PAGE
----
While it may sound like a fun activity, dog reading therapy can be a very effective literacy-enhancing experience. A trained therapy dog can improve a child's reading skills by as much as 30% when regularly scheduled sessions take place. This is an effective intervention for improving literacy in the United States. The Intermountain Therapy Animals Reading Education Assistance Dogs program, which began in 1996, is one of the most well-known programs in this field.

READ supporters argue that reading to a dog improves a child's motivation to read and helps to reduce a child's blood pressure. The study did not find any evidence to support this theory, but the research does suggest that the benefits of reading to a dog may outweigh the negative effects. In addition, the study does not provide any evidence from comparisons of children with the same learning disabilities.

In addition, the presence of a dog may reduce a child's anxiety levels. The presence of the dog also lowers blood pressure during reading and during rest. It also reduces anxiety, which is important for improving reading. However, more research is necessary to confirm the positive effects of reading to a dog. It is important to keep in mind that research findings can only support positive outcomes when the study design is based on evidence of pedagogical benefits.

They require strong leadership

School administrators should begin by inviting volunteers to bring therapy dogs into the school. Dogs are not expected to do the reading for children, and school leaders must be aware of their needs. The handlers must be prepared to respond to unexpected situations and provide ad hoc support and debriefing as needed. Effective implementation requires ongoing collaboration, clear communication, and commitment to addressing any concerns as they arise.

Early engagement of parents is important to the success of the program. Parents will have concerns regarding the safety of the dogs, and should be informed of the procedures. Written consent must also be provided before the dogs are brought into the school. The process should also involve a thorough review of school policies. After all, the dogs are a valuable addition to the school community. If children are not engaged with the program, it will be difficult to measure the effectiveness of the intervention.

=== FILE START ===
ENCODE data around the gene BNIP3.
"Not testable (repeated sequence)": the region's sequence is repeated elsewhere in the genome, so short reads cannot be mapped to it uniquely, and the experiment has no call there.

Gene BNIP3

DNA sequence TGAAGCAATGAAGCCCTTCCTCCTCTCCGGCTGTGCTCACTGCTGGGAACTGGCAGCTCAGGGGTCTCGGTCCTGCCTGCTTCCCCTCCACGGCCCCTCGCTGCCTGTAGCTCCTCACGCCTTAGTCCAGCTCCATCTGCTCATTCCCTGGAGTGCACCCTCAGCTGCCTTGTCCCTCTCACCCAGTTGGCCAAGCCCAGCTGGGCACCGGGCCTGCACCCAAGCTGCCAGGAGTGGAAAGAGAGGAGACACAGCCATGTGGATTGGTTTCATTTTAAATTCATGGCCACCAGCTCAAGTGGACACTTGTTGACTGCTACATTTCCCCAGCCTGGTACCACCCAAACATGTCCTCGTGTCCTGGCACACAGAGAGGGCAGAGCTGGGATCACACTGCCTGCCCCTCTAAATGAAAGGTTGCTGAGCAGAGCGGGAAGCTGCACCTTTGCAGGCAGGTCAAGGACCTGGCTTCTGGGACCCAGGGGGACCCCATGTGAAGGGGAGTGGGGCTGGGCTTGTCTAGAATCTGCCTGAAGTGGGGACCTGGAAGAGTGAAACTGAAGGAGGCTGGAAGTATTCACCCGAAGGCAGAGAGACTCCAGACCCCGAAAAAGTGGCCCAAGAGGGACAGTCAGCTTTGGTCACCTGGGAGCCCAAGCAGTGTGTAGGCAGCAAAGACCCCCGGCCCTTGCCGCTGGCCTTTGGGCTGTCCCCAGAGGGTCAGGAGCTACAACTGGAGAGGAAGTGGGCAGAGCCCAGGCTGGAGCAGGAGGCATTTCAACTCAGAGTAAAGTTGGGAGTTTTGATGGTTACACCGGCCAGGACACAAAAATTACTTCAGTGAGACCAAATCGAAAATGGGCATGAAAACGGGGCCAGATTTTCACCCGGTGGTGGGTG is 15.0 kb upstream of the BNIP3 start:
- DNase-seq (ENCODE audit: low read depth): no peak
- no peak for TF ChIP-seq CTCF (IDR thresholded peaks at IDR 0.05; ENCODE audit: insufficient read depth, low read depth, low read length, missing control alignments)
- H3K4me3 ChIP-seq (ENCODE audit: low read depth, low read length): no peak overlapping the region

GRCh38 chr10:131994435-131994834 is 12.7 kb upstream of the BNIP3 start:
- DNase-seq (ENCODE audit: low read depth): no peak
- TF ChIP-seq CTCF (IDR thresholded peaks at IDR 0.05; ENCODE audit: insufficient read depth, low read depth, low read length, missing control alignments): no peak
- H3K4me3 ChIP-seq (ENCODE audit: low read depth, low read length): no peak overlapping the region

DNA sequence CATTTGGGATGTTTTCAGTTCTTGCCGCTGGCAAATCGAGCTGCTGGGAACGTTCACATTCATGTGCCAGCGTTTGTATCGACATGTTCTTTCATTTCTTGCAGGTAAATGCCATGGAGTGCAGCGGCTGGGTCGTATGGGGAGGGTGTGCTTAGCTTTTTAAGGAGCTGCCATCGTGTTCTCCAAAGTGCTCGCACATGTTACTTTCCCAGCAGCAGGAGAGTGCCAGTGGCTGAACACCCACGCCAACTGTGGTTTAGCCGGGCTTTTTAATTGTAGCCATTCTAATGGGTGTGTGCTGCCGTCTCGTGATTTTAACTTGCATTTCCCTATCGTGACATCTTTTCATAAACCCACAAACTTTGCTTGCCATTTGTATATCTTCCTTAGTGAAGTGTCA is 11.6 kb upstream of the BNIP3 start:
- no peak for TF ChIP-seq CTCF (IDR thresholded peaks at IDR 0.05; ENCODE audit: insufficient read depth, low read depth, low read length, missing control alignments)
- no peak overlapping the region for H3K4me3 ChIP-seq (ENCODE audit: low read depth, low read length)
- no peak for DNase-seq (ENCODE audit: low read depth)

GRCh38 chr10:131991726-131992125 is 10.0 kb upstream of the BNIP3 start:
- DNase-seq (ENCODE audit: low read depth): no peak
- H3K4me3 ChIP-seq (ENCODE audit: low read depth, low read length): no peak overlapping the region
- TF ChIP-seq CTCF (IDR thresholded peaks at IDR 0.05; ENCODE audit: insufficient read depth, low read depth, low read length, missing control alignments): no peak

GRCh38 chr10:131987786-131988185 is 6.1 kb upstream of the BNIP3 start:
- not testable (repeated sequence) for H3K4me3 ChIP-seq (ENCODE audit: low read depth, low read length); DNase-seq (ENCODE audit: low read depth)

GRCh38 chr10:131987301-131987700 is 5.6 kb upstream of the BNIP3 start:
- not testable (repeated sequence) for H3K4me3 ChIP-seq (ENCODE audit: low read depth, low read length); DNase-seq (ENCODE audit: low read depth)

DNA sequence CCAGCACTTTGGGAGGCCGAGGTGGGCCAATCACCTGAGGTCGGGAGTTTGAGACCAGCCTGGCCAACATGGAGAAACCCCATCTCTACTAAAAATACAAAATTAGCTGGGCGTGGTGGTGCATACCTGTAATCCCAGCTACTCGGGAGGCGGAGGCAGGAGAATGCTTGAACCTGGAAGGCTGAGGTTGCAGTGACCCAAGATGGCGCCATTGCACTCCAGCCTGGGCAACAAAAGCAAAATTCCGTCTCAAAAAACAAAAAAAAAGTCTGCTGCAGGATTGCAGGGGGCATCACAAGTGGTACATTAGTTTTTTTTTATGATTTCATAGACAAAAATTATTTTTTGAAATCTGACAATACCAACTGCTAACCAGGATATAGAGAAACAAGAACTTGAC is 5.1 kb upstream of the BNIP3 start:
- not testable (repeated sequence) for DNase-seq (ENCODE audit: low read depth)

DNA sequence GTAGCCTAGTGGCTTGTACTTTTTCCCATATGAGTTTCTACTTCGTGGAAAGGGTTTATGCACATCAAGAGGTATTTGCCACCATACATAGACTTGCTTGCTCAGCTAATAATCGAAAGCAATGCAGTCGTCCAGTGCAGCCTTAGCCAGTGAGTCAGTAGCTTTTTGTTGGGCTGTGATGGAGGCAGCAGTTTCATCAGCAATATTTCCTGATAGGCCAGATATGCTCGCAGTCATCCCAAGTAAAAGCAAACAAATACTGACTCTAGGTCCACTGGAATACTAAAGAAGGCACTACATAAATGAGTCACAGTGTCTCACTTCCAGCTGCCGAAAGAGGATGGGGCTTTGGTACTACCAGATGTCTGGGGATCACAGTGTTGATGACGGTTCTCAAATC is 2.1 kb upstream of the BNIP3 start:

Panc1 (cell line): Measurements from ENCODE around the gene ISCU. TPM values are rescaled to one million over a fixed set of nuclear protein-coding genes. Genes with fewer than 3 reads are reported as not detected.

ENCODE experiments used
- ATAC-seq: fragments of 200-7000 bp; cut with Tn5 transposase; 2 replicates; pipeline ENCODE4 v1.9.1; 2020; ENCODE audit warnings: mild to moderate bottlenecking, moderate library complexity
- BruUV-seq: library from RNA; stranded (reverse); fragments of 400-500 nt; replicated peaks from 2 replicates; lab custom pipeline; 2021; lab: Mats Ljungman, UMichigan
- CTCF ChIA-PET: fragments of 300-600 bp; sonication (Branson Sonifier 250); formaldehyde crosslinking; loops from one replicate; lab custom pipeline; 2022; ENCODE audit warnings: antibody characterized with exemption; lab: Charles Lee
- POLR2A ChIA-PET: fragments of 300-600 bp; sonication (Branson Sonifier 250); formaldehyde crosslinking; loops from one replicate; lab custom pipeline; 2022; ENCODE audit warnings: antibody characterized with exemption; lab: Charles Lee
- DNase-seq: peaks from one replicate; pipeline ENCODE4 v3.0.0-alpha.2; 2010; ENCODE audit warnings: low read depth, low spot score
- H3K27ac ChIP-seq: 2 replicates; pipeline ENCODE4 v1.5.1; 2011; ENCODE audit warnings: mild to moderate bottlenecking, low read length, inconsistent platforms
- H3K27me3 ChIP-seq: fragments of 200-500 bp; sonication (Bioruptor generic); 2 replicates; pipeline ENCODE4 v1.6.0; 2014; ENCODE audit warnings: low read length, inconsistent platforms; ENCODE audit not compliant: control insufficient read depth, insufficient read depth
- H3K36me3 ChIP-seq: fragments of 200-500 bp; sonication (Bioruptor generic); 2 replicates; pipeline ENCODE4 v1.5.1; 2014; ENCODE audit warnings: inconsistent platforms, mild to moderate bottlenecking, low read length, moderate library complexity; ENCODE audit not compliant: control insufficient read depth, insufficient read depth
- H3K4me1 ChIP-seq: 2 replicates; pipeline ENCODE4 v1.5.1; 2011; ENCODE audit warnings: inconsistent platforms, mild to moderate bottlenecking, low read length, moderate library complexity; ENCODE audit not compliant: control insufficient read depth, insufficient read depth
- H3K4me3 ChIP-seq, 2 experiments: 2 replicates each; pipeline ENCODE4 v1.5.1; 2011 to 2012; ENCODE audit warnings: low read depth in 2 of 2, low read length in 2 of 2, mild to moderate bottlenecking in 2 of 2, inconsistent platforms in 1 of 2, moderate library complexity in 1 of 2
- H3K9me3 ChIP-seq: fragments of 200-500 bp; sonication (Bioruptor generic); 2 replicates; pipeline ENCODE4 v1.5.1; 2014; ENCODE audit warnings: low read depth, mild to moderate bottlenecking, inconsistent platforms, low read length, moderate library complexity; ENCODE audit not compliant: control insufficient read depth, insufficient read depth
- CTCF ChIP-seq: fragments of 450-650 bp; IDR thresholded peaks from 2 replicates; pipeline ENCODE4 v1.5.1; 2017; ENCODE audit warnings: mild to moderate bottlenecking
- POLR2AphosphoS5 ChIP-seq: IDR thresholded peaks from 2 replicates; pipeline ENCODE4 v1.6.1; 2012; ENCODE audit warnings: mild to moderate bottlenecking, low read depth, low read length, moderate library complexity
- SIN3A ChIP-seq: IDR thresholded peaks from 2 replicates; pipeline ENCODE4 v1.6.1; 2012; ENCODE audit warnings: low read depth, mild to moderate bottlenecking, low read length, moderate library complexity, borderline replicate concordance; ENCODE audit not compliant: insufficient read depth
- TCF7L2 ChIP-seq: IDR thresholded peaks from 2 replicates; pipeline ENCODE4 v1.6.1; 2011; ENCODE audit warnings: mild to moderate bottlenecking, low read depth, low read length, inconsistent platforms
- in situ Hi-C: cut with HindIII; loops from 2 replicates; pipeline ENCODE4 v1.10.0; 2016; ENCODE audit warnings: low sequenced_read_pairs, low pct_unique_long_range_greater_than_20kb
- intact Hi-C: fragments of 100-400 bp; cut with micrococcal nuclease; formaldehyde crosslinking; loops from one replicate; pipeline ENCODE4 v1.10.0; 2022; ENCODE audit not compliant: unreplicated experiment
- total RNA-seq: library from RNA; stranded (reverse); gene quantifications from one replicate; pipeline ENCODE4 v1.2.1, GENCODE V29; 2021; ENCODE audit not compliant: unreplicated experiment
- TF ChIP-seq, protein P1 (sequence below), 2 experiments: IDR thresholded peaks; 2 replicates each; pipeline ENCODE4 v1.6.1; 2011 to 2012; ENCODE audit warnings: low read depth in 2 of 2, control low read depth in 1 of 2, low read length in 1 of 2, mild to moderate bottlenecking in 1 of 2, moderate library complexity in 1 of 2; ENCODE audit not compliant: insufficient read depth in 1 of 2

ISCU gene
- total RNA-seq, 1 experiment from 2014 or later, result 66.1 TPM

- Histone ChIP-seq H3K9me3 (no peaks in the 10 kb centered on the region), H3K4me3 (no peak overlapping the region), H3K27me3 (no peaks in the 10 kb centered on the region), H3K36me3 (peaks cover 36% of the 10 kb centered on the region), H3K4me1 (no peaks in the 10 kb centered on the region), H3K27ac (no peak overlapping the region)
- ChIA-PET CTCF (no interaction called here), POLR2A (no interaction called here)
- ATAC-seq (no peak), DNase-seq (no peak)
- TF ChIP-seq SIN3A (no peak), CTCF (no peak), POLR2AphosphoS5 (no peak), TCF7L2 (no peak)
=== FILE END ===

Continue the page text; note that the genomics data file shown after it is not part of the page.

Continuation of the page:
The therapy dog program will provide a unique opportunity for the dog to interact with young children. It can enhance literacy skills in children, and dogs are reliable toilet trainers. The handlers must be aware of their dog's signals and clean up any excrement. They must also dispose of it appropriately. Therapy dogs require strong leadership to promote children's reading practice. This program may be a great fit for a local school or library.

While Pruitt had a successful career in the science department, she began working with therapy dogs and training them. She and her dogs passed certification tests, but she wanted more training for her dogs. So she began researching graduate programs at Lamar University. She found an online M.Ed. in School Counseling program at the university she attended, so she could still continue her work. She began attending conferences related to therapy dogs and doing research through her graduate program.

Before a dog can work with a child, it must be trained as a therapy dog team. During this training, they learn to work with children in a nonjudgmental environment. Anderson-Wright calls therapy dogs exceptional animals capable of performing various tasks. By focusing on reading, therapy dogs can help children improve their literacy skills. The therapy dog program has been able to help more than three thousand registered therapy dog teams across the country.

Although the study's sample size was small, it highlights several issues that may affect the implementation of a therapy dog program. It also identifies challenges and facilitator factors in a school's environment. These issues were addressed in semi-structured interviews and online surveys with the perspectives of selected school staff. The analysis included an evaluation of the participants' experiences with the program, and in-depth discussions with another researcher.



References:
1) Adams, M. J. 1990. Beginning to read: Thinking and learning about print, Cambridge, MA: MIT Press.
2) Allington, R. L. and McGill-Franzen, A. 2003. The impact of summer setback on the reading achievement gap. Phi Delta Kappan, 85(1): 68–75.
3) Block, C. C. and Pressley, M., eds. 2002. Comprehension instruction: Research-based best practices, New York: Guilford.  


By : Ülkü 

Ülkü is a nurse with veterinary training. She specializes in the social behavior of dogs after veterinary training.